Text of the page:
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PMGSY Pradhan Mantri Gram Sadak Yojana (Prime Minister’s Rural Roads Programme) Presentation by: S. Vijay Kumar PowerPoint Presentation
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PMGSY Pradhan Mantri Gram Sadak Yojana (Prime Minister’s Rural Roads Programme) Presentation by: S. Vijay Kumar Joint Secretary, Govt. of India and Director-General, NRRDA April, 2005. Indian Rural Development Programmes.

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slide1
PMGSY

Pradhan Mantri Gram Sadak Yojana

(Prime Minister’s Rural Roads Programme)

Presentation by: S. Vijay Kumar

Joint Secretary, Govt. of India and Director-General, NRRDA

April, 2005

indian rural development programmes
Indian Rural Development Programmes
  • Since Independence Indian economic planning has aimed at industrial infrastructure development
  • Agricultural development was attempted thru’ agrarian reforms and improvement in foodgrains, oilseeds and dairy production
  • From 1970s onwards poverty alleviation was included as an explicit part of the development strategy and Rural employment and income generating programmes were funded with huge outlays in the Central Budget
indian rural development programmes contd
Indian Rural Development Programmes-(contd)
  • The Ministry of Rural Development administers at the Central level all Rural Development Programmes aimed at Rural Self-employment, Wage-employment and rural Poverty Alleviation
  • Rural infrastructure development includes Watershed Development and Drinking Water, and recently Rural Roads through the Prime Minister’s Rural Roads Programme (PMGSY; w.e.f.2000)
infrastructure modernisation

Infrastructure Modernisation

Economic Reforms introduced in 1991 to integrate with global economy and traditional public sector domain such as Power, Telecommunications, Banking, Roads, Ports opened to private enterprise

Present Road Network around 3,300,000 Km

NH - 57,700 Km

SH - 124,300 Km

MDR, ODRs and VRs - 2,994,000 Km

Transportation recognized as a driver for achieving high growth rate of GDP targeted at 6~8%

Transportation system is however facing capacity constraints . Major share of NHs and SHs are single lane. Village connectivity inadequate.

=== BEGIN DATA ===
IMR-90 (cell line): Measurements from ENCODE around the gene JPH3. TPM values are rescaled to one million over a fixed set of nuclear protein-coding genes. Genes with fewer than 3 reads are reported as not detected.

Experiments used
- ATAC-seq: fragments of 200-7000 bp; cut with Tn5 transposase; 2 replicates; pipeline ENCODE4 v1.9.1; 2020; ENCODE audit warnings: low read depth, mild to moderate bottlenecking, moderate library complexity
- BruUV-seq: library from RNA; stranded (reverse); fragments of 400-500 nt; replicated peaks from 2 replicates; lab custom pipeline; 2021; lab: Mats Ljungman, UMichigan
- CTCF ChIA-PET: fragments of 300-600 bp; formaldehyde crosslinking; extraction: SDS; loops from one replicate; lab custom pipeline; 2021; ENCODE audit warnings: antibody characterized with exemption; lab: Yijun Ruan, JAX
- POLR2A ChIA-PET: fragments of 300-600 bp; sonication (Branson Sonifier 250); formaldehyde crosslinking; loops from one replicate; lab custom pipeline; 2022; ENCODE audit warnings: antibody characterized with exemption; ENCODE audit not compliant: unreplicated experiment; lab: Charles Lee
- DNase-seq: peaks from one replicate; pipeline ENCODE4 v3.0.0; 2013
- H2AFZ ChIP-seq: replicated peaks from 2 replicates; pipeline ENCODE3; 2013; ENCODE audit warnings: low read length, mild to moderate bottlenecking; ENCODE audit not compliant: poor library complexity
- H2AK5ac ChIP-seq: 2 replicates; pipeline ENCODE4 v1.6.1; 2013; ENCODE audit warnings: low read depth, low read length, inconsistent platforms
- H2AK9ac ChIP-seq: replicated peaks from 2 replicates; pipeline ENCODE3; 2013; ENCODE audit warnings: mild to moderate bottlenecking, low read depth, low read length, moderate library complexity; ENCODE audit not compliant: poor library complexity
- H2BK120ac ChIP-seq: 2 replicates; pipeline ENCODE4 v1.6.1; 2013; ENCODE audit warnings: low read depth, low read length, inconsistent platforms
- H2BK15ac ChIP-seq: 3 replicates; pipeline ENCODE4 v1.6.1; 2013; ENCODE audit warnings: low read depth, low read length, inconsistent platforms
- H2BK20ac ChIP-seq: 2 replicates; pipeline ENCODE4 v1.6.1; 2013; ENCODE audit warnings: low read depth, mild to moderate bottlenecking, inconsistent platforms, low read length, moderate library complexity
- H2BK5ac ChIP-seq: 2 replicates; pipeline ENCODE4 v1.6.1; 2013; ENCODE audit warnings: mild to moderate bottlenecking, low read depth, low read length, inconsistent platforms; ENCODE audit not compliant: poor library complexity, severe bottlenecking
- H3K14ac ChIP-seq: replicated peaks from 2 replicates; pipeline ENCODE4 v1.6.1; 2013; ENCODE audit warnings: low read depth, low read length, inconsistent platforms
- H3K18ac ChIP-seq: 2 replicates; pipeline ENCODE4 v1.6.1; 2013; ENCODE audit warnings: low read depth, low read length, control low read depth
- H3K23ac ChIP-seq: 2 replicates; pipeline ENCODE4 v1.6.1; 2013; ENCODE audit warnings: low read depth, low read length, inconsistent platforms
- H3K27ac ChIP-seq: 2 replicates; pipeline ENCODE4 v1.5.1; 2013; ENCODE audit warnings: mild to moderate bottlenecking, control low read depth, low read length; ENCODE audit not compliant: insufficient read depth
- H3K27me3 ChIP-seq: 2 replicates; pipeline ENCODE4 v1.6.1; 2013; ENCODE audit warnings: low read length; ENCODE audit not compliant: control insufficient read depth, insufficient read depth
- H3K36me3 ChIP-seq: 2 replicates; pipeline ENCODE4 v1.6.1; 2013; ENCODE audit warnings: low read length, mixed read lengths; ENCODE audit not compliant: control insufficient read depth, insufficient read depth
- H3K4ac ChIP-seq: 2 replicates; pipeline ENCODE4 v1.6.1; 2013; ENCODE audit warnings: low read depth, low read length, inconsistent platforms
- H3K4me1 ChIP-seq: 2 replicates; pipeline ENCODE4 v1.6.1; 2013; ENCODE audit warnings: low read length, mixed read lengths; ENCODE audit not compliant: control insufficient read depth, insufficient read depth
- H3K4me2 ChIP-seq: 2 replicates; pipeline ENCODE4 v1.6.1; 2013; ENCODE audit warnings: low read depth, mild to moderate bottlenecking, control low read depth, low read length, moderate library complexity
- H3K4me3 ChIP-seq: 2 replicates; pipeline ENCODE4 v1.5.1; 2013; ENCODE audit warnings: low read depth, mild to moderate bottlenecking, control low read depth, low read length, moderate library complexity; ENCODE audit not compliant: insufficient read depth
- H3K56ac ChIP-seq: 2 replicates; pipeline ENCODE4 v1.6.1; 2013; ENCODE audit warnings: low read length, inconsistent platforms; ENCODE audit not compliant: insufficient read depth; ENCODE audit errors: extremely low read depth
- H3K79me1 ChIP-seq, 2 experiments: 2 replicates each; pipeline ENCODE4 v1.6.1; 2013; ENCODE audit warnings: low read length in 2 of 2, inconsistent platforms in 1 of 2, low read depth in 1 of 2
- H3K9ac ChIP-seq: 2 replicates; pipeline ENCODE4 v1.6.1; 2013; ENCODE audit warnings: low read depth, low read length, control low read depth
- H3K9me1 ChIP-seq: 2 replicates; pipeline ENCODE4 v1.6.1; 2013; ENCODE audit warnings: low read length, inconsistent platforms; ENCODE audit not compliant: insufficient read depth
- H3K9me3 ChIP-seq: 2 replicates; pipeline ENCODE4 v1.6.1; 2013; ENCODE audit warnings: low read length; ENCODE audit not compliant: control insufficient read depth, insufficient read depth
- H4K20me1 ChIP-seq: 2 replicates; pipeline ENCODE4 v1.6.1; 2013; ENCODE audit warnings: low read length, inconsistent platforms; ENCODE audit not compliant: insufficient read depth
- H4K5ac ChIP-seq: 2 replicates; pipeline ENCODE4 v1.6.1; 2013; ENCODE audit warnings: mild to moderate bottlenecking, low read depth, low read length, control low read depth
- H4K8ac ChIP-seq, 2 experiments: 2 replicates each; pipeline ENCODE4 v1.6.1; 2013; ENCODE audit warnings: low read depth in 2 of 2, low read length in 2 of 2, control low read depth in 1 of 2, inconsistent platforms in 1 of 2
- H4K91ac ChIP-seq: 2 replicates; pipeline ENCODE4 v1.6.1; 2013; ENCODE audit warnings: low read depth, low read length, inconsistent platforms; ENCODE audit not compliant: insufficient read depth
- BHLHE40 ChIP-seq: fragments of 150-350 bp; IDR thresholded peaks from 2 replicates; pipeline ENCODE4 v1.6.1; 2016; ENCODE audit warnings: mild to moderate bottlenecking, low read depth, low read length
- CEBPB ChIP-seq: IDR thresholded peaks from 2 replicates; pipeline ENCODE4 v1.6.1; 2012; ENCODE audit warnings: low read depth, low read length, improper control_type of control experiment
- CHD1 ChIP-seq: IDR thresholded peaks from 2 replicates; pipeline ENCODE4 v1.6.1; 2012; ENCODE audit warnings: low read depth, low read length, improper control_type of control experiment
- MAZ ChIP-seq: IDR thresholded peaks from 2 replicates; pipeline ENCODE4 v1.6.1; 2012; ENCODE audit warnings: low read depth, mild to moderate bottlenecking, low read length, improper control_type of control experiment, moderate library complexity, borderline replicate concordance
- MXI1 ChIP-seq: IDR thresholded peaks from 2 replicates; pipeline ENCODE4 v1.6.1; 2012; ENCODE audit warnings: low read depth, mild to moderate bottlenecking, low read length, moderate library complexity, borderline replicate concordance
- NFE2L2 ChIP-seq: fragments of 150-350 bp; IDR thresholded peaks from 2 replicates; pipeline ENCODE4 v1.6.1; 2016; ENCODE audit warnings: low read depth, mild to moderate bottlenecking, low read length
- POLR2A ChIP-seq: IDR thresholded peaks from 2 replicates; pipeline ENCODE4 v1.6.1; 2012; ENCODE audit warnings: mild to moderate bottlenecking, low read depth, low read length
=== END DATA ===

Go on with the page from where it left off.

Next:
rural connectivity
Rural Connectivity
  • According to a study,165 people can be brought above poverty line with Rs 10 lacs (US $ 22,000) investment in rural roads
  • Estimates in 2001 – 40 % villages do not have an all-weather road
  • Asset value of Village roads estimated as Rs 100,000 crore (US $ 22 Billion)
  • Construction of new roads and maintenance of assets are both major concerns
central intervention in state sector
Central intervention in State Sector
  • ‘Rural Roads’ is allocated to State Govts as a Subject under the Indian Constitution
  • Rural Roads are funded by State Govts out of their own resources or out of General Fund transfers from Central to State Govts
  • Central Intervention justified because of impact of rural roads in reducing rural poverty.
pmgsy scope
PMGSY Scope
  • Launched on 25th December, 2000: objective of connecting unconnected Habitations of:-
    • 500+ population by 2007
    • 250+ population for Hill & North East States, Desert and Tribal Areas.
  • Total Investment : USD 26 billion
  • Eligible Habitations : 170,000
  • New road construction : 369,000 km
  • Upgradation / renewal : 368,000 km
pmgsy funding strategy
PMGSY Funding Strategy
  • PMGSY funding is from a Cess on HS Diesel imposed by the Central Govt through Legislation (Central Road Fund Act, 2000) which yields USD 500 million to USD 750 million annually for PMGSY
  • ADB and World Bank funds being sourced ($1.2 billion tied up for next 4-5 years)
  • Strategy also being worked out to leverage the Cess (being perpetual revenue source) and borrow from Domestic Capital Market
institutional arrangements
Institutional Arrangements
  • NRRDA at Central level gives technical and management guidance
  • SRRDA constituted at State level, with CEO, Financial Controller, SQC, IT Officer, Empowered Officer
  • PIU at District level
  • Programme funds placed in SRRDA account and operated by PIUs
  • Online Management & Monitoring and Accounting: www.pmgsyonline.nic.in
pmgsy features
PMGSY Features
  • Core Network of existing and proposed roads at Block/District level after detailed survey.
  • Core Network identifies road links required for eligible habs. to ensure farm-to-mkt all-weather connectivity
  • Basic Connectivity being provided to about:
      • 60,000 habs with pop. of 1000+,
      • 81,000 habs with pop. of 500+; and
      • 29,000 habs with pop. of 250+
  • Associated Through Routes of new links will be taken up to ensure all-weather Farm-to-Market connectivity. Road Condition to determine nature of investment: upgradation / renewal / maintenance
community participation
Community Participation
  • As per 73rd Amendment Act 1992,Constitution provides for role for local elected bodies (Panchayats) in developmental activities including roads.
  • District Panchayat approves Core Network
  • Dist. Panchayats approves selection of roads out of Core Network for annual proposals
  • Village Panchayat participates in Transect Walk to finalise road alignment
  • Panchayats being involved in Road Safety and Maintenance activities..role still evolving as 12th Finance Commission has recommended huge Block Grants to Panchayats